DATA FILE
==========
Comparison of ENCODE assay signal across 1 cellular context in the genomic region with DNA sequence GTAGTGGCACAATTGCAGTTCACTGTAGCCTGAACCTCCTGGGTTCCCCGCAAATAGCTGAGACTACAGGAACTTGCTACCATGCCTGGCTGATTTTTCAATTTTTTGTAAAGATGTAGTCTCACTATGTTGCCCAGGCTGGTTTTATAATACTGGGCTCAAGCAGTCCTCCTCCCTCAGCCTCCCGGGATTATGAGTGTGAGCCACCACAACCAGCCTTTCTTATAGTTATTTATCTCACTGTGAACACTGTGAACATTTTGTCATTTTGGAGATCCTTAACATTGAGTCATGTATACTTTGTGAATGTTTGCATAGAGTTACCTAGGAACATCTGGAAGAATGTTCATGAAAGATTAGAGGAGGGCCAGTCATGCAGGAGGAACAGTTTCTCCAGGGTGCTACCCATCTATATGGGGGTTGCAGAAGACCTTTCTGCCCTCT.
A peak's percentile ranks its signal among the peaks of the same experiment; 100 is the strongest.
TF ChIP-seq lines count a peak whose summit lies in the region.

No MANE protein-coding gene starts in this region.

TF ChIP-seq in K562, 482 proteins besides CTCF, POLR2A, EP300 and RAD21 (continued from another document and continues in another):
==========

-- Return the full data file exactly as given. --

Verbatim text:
Comparison of ENCODE assay signal across 1 cellular context in the genomic region with DNA sequence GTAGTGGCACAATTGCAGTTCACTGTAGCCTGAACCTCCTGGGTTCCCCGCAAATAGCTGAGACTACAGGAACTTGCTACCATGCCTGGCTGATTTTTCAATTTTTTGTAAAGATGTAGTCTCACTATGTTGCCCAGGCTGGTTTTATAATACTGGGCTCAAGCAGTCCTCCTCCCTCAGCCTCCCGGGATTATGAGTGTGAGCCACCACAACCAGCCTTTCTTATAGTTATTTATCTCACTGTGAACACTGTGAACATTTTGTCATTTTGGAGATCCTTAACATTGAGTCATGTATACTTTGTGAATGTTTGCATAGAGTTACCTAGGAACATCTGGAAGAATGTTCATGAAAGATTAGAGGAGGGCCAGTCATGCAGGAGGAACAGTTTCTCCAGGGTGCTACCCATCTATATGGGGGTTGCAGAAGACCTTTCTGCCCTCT.
A peak's percentile ranks its signal among the peaks of the same experiment; 100 is the strongest.
TF ChIP-seq lines count a peak whose summit lies in the region.

No MANE protein-coding gene starts in this region.

TF ChIP-seq in K562, 482 proteins besides CTCF, POLR2A, EP300 and RAD21 (continued from another document and continues in another):